Iceland is huge, and although summer is the crowded season, we more often than not found ourselves alone in the spectacular countryside, which has been shaped by fire and ice over the last few million years.
It was bracing, if scary, but in a good way (after the fact).
The rigidly enforced policy/practice of showering to clean before getting in the pools is at first nervous-making to body-shy Americans (or at least it was to me, especially when changing and bathing in front of young children of both sexes), but after a time it just is ... the precursor to a relaxing and enervating ritual that I came to love, and have been missing since we got home.
The picture above is of Grettislaug, a hot pot out in the wild, at the end of a rugged peninsula pointing at the Arctic ... this pool, unlike the tame ones in towns and villages across Iceland, had a healthy colony of algae growing on the bottom and a few spots in the floor where superheated water that would have raised blisters in a few seconds if not avoided kept it full, and me warm on a cold and breezy day by the Greenland Sea.
I found it bizarre to be so wedded to my watch for a sense of time during the weeks we spent in Iceland ... I have spent much of my life satisfied with looking at the sky, and knowing within a few hours what time of day it was, there was no way to do that on this trip, and I became a slave to my watch's version of time, even though I generally had nowhere to be, nothing to do, besides be.
Nobody is the same from one day to another, but I genuinely feel that my life and brains and soul and path going forward have been irrevocably altered by the counter-clockwise path I followed around the rim of this amazing country for 14 days.
Hákarl keeps bouncing around in my brain ... it's fermented/putrefied Greenland Shark t5hat captures something of the essence of Iceland for me.
Hard winters make for hard choices. Icelanders knew that eating Greenland Sharks made them sick (or killed them if they ate enough), but starving was also a bad option. Some brave soul discovered that shark they'd buried for a few months had benefited from the degradation of the overwhelming amounts of urea in the flesh into ammonia that would mostly evaporate if they left the exhumed shark hanging in the wind for a few additional months.
More than any other nasty food of which necessity is the mother, Hákarl had always fascinated me, so I made a point of stopping at the museum celebrating the "food", which also happens to be the nation's top producer of the stuff ... we all tried some, and although it's not going to replace steak or nachos in my diet, I could manage it if I had to in order to survive.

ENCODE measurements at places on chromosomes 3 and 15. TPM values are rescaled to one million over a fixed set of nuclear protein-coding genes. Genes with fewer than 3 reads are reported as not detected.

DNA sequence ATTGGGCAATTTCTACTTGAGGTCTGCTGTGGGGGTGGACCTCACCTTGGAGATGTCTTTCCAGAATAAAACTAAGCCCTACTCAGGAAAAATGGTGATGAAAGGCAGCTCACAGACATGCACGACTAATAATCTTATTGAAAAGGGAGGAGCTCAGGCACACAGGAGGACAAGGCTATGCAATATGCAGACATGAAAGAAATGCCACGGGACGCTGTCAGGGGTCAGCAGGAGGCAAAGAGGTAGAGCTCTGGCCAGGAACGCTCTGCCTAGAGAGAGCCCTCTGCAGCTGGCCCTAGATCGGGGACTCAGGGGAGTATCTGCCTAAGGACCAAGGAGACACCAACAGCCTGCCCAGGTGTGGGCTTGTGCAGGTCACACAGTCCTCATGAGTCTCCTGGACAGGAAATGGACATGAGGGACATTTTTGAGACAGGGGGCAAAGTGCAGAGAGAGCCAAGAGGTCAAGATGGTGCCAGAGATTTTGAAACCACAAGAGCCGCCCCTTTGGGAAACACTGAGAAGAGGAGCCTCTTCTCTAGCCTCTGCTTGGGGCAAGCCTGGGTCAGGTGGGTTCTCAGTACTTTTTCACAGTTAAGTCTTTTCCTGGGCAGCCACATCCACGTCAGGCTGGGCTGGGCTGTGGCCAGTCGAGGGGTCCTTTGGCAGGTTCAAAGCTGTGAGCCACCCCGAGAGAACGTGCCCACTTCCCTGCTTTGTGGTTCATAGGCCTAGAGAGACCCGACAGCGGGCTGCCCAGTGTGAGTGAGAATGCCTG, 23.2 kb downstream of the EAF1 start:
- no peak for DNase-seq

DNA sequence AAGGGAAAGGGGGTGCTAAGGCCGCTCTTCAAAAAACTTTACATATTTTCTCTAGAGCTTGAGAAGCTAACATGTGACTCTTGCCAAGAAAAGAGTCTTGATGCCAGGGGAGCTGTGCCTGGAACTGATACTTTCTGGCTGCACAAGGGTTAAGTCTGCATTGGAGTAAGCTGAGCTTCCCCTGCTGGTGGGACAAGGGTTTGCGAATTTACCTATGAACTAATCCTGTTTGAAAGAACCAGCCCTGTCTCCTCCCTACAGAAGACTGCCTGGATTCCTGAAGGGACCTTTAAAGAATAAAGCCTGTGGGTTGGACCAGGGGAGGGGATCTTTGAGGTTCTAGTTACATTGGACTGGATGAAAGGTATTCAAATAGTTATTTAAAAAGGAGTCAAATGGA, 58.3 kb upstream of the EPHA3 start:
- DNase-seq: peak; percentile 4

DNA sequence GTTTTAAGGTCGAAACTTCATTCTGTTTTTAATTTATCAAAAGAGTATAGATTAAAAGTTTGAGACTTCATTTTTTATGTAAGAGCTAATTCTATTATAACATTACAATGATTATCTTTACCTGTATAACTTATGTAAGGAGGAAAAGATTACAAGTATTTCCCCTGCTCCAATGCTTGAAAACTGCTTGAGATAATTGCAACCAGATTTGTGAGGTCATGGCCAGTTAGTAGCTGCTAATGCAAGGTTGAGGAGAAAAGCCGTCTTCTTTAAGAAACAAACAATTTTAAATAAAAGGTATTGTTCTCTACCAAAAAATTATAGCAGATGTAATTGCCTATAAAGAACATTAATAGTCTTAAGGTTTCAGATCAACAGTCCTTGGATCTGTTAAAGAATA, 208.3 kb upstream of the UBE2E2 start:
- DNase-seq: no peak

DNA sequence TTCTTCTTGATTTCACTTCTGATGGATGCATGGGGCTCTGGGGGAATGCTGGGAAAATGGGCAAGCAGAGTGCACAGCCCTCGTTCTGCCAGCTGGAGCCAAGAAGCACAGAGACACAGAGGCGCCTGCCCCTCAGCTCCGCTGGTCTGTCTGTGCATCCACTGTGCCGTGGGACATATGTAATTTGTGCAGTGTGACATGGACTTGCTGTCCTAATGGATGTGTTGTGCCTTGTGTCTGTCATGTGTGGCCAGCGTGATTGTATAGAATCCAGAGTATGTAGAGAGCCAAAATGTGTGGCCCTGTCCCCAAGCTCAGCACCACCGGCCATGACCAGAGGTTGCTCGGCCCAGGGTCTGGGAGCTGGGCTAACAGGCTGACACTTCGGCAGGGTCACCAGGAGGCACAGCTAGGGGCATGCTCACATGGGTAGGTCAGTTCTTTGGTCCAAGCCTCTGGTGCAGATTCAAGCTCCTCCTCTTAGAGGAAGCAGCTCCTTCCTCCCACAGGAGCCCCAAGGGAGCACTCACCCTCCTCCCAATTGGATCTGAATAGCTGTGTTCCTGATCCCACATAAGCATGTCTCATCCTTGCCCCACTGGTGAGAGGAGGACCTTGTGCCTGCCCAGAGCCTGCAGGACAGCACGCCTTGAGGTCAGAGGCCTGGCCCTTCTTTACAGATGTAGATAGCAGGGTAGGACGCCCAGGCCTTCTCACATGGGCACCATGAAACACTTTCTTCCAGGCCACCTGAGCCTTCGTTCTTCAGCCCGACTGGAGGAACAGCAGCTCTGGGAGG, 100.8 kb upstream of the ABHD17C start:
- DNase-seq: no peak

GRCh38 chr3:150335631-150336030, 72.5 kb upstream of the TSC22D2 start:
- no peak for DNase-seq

The thing that grabbed me is that these vikings who'd left their homes in Europe behind, to settle this rough and brutal island far to the north, found a way to push back at lack and starvation and death ... to shout no in the face of literal darkness (as in the summer it never truly gets dark, so in the winter it never truly gets light in Iceland).
Something in me changed when I learned about, and tasted, Hákarl.
We explored the inside of a volcanic tube, venturing more than hundred feet, through cavern after cavern down and away from the light and warmth up above. When we had reached the deepest point of our journey, the guide with us asked everyone to turn off their lights and stand quietly in absolute darkness ... the first we'd seen since arriving, maybe ever.
It was interesting to hear the drips of water filtered through a thousand cracks in the volcanic rock all around us, to feel the coldness pulling at the edges of our clothes in search of warmth to steal, to feel the dark, a solid and powerful thing, pushing at my eyeballs ... it looked the same in any direction, with eyelids open or closed, with fingers in front of or pushing at my eyeballs.
It was an unnerving experience, more so given we'd been living in perpetual light for weeks, and we all rose back into the world of the light and the living different than we'd been an hour earlier.
I'm interested to see what the new Jamie is, the Jamie who went behind this waterfall with his love, and came out the other side ... who saw the sun set on June 4th, and then not again until the 18th, who explored the fire and the ice, who was scraped and polished by wind and sand.
I feel as though I stepped off the world for a couple of weeks, and returned a radically changed man.
My writing will be, must be, altered by the changes, the miles, the nightless nights ... I'm eager to meet the new me, and to share him with the new world I've rejoined.
JS - 6/21/18